What? People argue that i should be banned?, NNNNOOOOOOOOOO everyone loves me,  I am fun loving, whitty and always respectful of others. Right?
I wish Franz and Paul R would stop fighting over me. I mean thier both Fugly!

Offline The Adam Monster

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Re: Canopy Risk Quotient 2010
« Reply #19 on: March 08, 2010, 08:17:00 pm »
i cant count high enough to calculate my, so-called, "risk quotient". suffice it to say that i'm so ripping a hard-core downwinder over bob's pond for my recurrency jump.
I can not brain today; i have the dumb

Offline Big J

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Re: Canopy Risk Quotient 2010
« Reply #20 on: March 08, 2010, 10:24:51 pm »
i cant count high enough to calculate my, so-called, "risk quotient". suffice it to say that i'm so ripping a hard-core downwinder over bob's pond for my recurrency jump.
Let me know when. I would like to set up lots of video. Get together lots of DSLRs to get that heat of the moment shots. Thanks Adam.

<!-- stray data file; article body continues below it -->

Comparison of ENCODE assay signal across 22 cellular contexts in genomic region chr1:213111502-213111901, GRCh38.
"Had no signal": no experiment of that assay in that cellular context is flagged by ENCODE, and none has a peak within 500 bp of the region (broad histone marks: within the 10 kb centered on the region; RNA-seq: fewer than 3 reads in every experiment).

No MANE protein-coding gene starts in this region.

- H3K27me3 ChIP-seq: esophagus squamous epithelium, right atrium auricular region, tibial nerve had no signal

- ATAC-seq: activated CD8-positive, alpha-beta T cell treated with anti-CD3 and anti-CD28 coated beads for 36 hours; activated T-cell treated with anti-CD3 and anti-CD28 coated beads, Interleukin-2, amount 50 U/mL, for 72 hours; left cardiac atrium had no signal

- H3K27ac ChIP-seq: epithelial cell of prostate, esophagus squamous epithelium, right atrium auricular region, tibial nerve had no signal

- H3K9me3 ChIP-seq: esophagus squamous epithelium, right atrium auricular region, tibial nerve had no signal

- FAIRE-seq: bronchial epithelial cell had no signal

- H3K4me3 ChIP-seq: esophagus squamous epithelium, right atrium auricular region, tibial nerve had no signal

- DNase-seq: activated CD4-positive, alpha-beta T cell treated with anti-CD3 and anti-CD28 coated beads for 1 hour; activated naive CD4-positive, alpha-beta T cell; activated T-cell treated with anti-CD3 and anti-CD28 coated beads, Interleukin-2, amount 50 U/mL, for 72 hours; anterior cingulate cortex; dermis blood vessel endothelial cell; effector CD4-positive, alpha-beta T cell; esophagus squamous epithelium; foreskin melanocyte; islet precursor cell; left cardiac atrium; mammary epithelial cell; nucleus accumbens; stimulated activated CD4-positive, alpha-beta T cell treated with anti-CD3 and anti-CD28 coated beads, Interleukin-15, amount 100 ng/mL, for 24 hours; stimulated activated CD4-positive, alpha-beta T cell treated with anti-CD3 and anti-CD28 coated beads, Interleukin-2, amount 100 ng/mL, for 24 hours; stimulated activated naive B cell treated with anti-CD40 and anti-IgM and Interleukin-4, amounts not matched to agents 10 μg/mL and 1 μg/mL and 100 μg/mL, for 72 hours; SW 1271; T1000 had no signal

Offline bottles

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Re: Canopy Risk Quotient 2010
« Reply #21 on: March 09, 2010, 08:52:35 am »
Mark the calendar, I'm about to stand up for Ian (kinda)...

BASE and CRW canopies get a lower score on this quiz, even though they can have similar effects when handled improperly, per their particular situation. CRW air time (or, just flying relative to others in the sky) can be an incredible and valuable learning tool to understanding and being in control of your canopy dynamics, regardless of the canopy.

For new students:
Learning to pilot your body can be compared to first driving a vehicle. In the beginning you probably had to focus on one thing at a time, like acceleration and braking control. As that became second nature you were able to learn new skills. If you are still concerned about your pattern and hitting the dropzone you wont spend much time playing with types of turns, for fear of missing your final target. Being safe, comfortable and confident at your level is what is important. That means something different for everyone, and you can't always find the lesson you need in a book.   

Jump. Jump more. Jump often. Relax.

To Adam: